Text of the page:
Mint Explainer: What 5G means for you, India and telcos

Photo: Reuters 
Photo: Reuters 


Before 5G ushers in the promised tech-utopia, there will be teething troubles and challenges for the telecom sector

For data-hungry India, the upcoming 5G auctions will herald another telecom revolution. It goes beyond super-fast downloads and uploads, or glitch-free video calls, live streaming, and real-time gaming. 5G holds the promise of a tech utopia — from automated cars, to robotic surgeries and much more futuristic technology. 5G may also end the monopoly of telecom companies over telecom services as the government is allocating spectrum to private enterprises too, a move that has become controversial. But that could be just a teething trouble. It’s the biggest spectrum auction with 72,000 MHz up for grabs.

What is 5G?

5G, short for the fifth-generation cellular technology, promises to exponentially raise the speed and data capacity of wireless networks. Data is the new oil, as Mukesh Ambani has famously said. Data traffic is surging, estimated to be growing more than 60% every year. 5G is tailor-made to handle this data explosion globally, including in India. Unlike 4G, 5G is capable of connecting multiple devices seamlessly and can handle a staggering 1 million devices per square kilometre. In India, 5G networks will run on mid- and high-end spectrum with speed and capacities more than 10 times greater than the 4G networks.

The Mobile-tech evolution
View Full Image
The Mobile-tech evolution

What does 5G mean for us?

Each new generation of mobile technology ushered in a revolution. Think about it: 1G made mobile voice calls possible in the 80s; 2G introduced SMS in the 90s, 3G made mobile web browsing possible in the early 2000s; and 4G brought in a smartphone revolution with its high data speeds. Now, 5G promises to launch its own revolution — a world that will resemble a tech utopia.

The 5G interface can connect practically everything to your phone through technologies such as IoT and AI. From automated cars to smarter cities to cloud robotics to remote surgeries, 5G promises to make Hollywood sci-fi thrillers a reality. The explosion in real-time information could transform public services in the country, with vastly improved health-care facilities, law and order, traffic management, etc. With faster speeds and lower latency (less delay), 5G will delight Indians seeking entertainment on their smartphones. There will be no glitches in video calls, live streaming, real-time gaming, etc. 5G could be a Big Bang moment for OTT networks in India, transforming the world of entertainment, including the business of filmmaking.

For the government, it’ll be an opportunity to bring more Indians on board the information superhighway it has been crafting since 2014 through schemes like JAM (Jan Dhan, Aadhaar, Mobile), Digital India and Skill India. But let’s not run ahead of ourselves. There will be teething troubles before the 5G promises come to fruition.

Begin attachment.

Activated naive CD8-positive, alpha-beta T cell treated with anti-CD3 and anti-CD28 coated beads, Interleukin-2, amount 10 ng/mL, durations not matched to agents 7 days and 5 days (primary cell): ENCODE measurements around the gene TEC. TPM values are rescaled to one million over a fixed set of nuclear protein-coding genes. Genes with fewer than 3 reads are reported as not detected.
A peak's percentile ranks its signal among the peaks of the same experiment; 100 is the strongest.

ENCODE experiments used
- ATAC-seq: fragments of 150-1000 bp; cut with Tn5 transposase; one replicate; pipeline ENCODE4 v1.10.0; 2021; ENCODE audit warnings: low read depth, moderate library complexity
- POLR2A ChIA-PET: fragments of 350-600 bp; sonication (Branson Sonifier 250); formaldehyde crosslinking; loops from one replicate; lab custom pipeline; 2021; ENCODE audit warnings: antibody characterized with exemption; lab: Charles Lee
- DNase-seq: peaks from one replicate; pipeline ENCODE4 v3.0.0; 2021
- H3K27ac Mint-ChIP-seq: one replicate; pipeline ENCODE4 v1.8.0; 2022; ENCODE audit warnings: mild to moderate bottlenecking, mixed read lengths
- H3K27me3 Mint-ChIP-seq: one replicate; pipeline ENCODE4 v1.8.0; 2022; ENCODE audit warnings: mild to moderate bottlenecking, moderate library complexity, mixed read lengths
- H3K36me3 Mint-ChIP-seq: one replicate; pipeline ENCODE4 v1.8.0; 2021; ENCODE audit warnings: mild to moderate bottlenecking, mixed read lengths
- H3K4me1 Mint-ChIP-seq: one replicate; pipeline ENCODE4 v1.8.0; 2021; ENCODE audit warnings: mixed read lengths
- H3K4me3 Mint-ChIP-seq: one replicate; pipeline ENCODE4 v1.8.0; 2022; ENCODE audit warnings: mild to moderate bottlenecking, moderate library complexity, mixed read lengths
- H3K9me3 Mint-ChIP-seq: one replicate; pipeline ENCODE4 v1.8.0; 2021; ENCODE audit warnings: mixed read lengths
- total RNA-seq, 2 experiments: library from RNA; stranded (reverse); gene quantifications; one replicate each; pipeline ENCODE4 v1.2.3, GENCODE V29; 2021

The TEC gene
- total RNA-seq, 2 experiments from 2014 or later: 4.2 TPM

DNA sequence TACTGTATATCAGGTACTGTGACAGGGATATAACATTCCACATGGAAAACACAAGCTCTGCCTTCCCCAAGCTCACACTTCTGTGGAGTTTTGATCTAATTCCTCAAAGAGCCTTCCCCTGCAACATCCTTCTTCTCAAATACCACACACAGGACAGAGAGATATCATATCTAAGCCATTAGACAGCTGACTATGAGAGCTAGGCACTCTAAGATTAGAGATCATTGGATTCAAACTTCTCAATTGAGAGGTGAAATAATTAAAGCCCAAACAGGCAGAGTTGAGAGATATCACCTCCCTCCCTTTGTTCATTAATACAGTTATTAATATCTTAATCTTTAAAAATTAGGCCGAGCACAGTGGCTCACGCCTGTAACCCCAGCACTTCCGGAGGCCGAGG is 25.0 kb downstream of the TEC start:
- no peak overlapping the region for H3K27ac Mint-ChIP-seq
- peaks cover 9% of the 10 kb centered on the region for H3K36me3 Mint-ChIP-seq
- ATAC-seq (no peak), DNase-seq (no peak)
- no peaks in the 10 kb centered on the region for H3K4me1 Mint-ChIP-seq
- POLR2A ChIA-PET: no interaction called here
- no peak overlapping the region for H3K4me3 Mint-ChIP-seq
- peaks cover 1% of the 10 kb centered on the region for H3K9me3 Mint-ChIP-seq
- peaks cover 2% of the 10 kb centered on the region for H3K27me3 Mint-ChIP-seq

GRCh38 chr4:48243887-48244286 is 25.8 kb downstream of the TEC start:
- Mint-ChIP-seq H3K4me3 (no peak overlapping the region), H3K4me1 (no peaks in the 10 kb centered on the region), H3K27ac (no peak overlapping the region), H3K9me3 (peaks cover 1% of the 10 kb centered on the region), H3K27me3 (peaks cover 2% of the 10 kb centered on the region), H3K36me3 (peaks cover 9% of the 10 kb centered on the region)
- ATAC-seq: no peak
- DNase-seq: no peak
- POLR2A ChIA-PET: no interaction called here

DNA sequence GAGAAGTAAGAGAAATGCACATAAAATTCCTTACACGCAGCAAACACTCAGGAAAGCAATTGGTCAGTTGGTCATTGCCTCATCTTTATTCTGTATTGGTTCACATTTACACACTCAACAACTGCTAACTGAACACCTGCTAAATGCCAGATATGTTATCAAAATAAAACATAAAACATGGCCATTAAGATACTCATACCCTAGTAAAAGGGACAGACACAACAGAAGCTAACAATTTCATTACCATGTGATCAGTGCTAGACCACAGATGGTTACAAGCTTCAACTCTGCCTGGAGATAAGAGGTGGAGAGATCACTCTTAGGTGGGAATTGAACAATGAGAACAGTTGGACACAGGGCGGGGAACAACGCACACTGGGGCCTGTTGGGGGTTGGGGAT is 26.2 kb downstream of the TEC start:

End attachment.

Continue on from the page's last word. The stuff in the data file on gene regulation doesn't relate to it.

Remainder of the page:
What does 5G mean for telecom companies?

For telecom companies, the 5G launch will bring new existential challenges. They are just about rediscovering pricing power with tariff hikes over the past year, and both Jio and Bharti Airtel have been deleveraging and cleaning their balance sheets. Even Vodafone India is in the middle of fund-raising to sustain operations and even bid for 5G auctions.

But here’s the 5G challenge for telcos — how do they monetise 5G swiftly over the next few years without bleeding their balance sheets further? While Trai has cut the reserve price of 5G airwaves by 39% from the suggested price in August 2018, telcos had been lobbying for a steep 90% cut. At the base price alone, the auctions will mop up 4.3 lakh crore.

The bigger concern for telcos is the government’s decision to reserve a portion of its 5G spectrum for private networks. This is expected to get a big thumbs-up from businesses — from tech powerhouses to manufacturing giants to logistics companies to hospitals, and even educational institutions. A captive network will be restricted to the operations of that enterprise. But telcos are losing sleep over this move. Enterprises, after all, are expected to churn out 30% to 40% of their 5G revenues.

The matter has blown into a face-off between the Cellular Operators’s Association of India (COAI), the body representing telcos, and Broadband India Forum (BFI), the representative of tech giants such as Amazon, Google and Facebook. COAI argues “there will be no viable business case left for the telecom service providers," if private enterprises set up captive networks. But BFI has termed it just a “misconception". Captive 5G networks are now a reality globally, with about 70 countries adopting this model, including the US, China, Japan and Germany. In this era of convergence, telecom services are no longer the preserve of telcos but an important input for businesses too.

Can 5G replace 4G in India?

Free voice calls and cheap and high-speed data ensured the rapid spread of 4G in India. Almost the entire country has now adopted it. Can 5G too emerge as the technology of choice for most Indians as rapidly? It may take a while. Telcos will likely price 5G services higher than 4G. Unless, as some analysts suggest, they bump-up 4G tariffs to a level where they offer 5G as well. In a price-conscious market, this could mean a slower adoption of 5G by Indians. Moreover, it remains to be seen whether there will be adequate supply of 5G handsets in India to begin with. 5G phone shipments only touched 30 million in 2021 while India has more than a billion telecom users.

Catch all the Technology News and Updates on Live Mint. Download The Mint News App to get Daily Market Updates & Live Business News.


Switch to the Mint app for fast and personalized news - Get App